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Greatest Technological Inventions of the Past 25 Years
The Greatest Technological Inventions of the Past 25 Years
Who would have thought that combining a blog format with the direct connectedness of instant messaging would be so big? Obviously Jack Dorsey, Evan Williams, Biz Stone, and the 75 million users of Twitter. Microblogging services like Twitter that usually come with their own social network have begun to usurp traditional media delivery services. You won t hear anyone ask, Did you catch the news today? Only, Did you check Twitter today?
32. Caller ID
Many of you probably can t fathom a time when you had to answer the phone without knowing who was on the other line, but before 1988 that s the way it was. After a Brazilian inventor wasn t able to secure a patent, Bell Laboratories, AT&T, and Western Electric came together to release what their marketing departments called Caller ID. Bill collectors have been pissed ever since.
33. Mobile Broadband
Without International Mobile Telecommunications 2000, or 3G as we know it, the current state of mobile computing would be vastly different. 3G brought with it the ability to simultaneously talk on the phone while surfing the web or sending a text message. It also allowed people to surf the web at a much faster speed than they were used to. Although 4G is expected to take off within the next year or two, it was 3G that showed us that we can surf the web wherever the hell we pleased.
Call them what you want: web logs, online diaries, wastes of online space. We call em game changers. Blogs, by giving regular users the same sized soapbox from which to preach, have completely turned the media game upside down.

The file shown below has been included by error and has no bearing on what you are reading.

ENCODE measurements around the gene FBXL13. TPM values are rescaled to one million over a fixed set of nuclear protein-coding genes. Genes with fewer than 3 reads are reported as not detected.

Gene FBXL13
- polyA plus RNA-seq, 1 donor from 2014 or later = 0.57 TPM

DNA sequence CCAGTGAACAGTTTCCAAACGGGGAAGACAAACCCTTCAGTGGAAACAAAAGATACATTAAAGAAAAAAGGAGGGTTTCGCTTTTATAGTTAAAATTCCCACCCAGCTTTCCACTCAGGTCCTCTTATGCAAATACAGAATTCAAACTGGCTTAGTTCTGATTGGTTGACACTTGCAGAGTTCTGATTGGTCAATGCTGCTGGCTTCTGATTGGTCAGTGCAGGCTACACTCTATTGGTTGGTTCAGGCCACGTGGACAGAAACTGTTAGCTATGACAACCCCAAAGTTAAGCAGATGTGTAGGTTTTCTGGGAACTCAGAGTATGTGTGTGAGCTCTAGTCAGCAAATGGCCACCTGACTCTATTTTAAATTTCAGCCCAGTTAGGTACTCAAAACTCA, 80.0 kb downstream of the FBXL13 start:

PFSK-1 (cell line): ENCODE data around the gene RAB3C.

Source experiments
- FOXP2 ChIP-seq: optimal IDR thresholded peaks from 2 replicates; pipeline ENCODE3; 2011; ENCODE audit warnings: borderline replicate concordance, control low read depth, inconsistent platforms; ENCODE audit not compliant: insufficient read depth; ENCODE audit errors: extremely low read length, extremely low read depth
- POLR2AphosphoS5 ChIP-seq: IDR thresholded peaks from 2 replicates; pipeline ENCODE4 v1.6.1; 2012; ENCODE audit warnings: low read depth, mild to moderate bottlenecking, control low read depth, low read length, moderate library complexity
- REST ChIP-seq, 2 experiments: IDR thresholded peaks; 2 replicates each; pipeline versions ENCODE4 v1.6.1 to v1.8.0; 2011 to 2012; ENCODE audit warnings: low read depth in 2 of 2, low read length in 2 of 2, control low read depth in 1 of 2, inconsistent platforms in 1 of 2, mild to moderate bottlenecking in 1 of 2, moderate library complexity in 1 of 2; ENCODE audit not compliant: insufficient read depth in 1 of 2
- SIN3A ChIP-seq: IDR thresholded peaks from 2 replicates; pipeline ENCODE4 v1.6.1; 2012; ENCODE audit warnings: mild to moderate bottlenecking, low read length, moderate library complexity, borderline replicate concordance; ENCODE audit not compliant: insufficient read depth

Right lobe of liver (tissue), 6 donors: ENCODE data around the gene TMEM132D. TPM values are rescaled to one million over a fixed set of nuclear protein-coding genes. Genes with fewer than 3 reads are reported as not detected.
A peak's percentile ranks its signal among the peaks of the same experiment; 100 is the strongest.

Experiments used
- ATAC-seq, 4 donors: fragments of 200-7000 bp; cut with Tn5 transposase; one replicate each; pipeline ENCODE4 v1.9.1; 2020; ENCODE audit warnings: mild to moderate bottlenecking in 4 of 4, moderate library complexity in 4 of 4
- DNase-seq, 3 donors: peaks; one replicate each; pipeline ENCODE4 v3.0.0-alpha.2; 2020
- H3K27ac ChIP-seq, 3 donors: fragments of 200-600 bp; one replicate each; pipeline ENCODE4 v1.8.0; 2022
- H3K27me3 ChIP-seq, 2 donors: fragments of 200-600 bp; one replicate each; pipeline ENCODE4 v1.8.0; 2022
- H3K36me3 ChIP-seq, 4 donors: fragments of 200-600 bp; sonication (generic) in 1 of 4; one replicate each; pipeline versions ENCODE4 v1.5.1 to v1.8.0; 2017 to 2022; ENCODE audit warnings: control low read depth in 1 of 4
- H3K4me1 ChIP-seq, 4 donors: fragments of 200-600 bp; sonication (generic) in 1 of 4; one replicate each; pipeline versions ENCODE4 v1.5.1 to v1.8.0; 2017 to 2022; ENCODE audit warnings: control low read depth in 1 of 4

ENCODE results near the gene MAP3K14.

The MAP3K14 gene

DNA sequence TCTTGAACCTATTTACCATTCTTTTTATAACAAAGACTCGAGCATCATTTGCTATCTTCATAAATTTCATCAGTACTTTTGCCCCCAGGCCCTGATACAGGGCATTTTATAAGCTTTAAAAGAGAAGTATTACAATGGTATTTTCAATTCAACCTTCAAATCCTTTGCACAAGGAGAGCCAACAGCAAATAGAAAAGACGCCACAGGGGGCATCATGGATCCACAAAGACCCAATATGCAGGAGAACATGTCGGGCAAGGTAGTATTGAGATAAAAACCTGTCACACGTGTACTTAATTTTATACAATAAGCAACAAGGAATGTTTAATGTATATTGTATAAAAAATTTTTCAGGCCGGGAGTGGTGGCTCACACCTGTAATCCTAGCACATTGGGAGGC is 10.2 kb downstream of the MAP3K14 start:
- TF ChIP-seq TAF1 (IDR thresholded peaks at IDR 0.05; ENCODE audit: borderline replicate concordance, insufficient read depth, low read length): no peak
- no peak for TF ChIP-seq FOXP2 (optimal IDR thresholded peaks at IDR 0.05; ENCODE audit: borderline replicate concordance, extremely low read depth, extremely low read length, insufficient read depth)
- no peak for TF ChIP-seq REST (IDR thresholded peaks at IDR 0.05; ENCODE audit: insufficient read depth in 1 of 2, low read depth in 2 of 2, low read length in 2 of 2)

35. MP3 Player
Now that they re available at every available price point, MP3 players have replaced CD players as the default portable music player. And it only took 14 years. Yeah, there were other MP3 players before the iPod. Nathan Schulof and his Audio Highway company dropped the first MP3 player in 1996. And there were plenty of other dope ones that came after. Remember the Rio? Or the Creative Nomad? They all set the way for Apple s grand entrance into the market.
36. Electronic Word Processing
If you ever had to write a 15 page paper using a typewriter or an old fashioned word processor, programs like Microsoft Word were a godsend. Instead of waiting until you ve typed an entire page to see how it turned out, these new programs let you edit the page in real time, go back and correct mistakes, and even told you when you spelled a word incorrectly. We wonder if this did more damage than good to our scholastic discipline.
Live television sucks. We prefer recording our favorite shows and watching them when we re good and ready. Thanks to digital video records, we re able to do that. Introduced by TiVo and ReplayTV at the 98 Consumer Electronics Show, these set top boxes allowed users to watch TV on their on terms which, of course, pissed off big money advertisers because they felt people would not see their commercials. They were right. We can t remember the last commercial we watched in its entirety.
38. DNA Profiling
CSI owes a debt of gratitude to Sir Alec Jefferys. Without his genetic fingerprinting technique, a big chunk of their show would be mission. Thanks to Sir Jefferys, law enforcement can identify people based on any bit of DNA left behind at a crime scene. Though he made the technology commercially available in 1987, it took a few years for it to catch on. Even today, convicts can be released from prison if the DNA evidence proves them innocent.
39. Social Networking Service
You may not think of it as such, but Geocities was one of the first big social networks. Yeah, it was crude, but it sparked the idea that would help change the way people interact online. From there, services let people really express themselves with visible profile pages, and let them search for and invite friends. It also made everyone really, really easy to find and get in contact with. Hey, there s two sides to every coin.
40. Genetic Sequencing
Though not an invention, the sequencing of the human genome was one of the biggest technological advancements in human history. The Human Genome Project, led by John Craig Venter, discovered a way to completely sequence the human genome, unlocking an unlimited amount of data about who we all are. Somebody clap for this dude.
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